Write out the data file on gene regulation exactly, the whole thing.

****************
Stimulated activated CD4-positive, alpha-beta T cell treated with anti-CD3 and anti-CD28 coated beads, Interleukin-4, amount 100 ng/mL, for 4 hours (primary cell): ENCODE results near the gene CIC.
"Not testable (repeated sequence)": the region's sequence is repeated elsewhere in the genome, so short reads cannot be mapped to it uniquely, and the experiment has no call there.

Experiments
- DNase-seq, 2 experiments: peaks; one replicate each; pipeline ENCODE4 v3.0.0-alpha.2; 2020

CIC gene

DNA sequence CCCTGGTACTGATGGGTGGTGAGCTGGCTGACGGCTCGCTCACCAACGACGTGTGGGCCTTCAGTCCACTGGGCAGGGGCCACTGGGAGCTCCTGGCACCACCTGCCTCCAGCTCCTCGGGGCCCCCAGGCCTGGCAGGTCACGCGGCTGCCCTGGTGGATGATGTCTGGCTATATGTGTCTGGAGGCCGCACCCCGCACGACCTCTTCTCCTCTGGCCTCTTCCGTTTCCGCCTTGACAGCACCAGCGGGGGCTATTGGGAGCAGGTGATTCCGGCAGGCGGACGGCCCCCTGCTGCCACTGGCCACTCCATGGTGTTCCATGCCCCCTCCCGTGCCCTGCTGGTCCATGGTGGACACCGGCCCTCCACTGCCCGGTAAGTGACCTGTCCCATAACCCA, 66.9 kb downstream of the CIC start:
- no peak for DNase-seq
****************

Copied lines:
Stimulated activated CD4-positive, alpha-beta T cell treated with anti-CD3 and anti-CD28 coated beads, Interleukin-4, amount 100 ng/mL, for 4 hours (primary cell): ENCODE results near the gene CIC.
"Not testable (repeated sequence)": the region's sequence is repeated elsewhere in the genome, so short reads cannot be mapped to it uniquely, and the experiment has no call there.

Experiments
- DNase-seq, 2 experiments: peaks; one replicate each; pipeline ENCODE4 v3.0.0-alpha.2; 2020

CIC gene

DNA sequence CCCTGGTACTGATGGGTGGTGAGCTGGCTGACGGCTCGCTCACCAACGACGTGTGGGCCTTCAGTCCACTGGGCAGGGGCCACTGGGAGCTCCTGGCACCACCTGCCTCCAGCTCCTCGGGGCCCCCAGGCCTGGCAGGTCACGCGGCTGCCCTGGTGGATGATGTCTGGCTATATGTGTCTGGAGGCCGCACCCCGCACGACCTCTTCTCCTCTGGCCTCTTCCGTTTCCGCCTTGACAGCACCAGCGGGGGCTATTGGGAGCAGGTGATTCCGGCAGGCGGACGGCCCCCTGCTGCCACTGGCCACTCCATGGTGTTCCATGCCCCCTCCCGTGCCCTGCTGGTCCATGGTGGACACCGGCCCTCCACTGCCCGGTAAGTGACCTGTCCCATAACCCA, 66.9 kb downstream of the CIC start:
- no peak for DNase-seq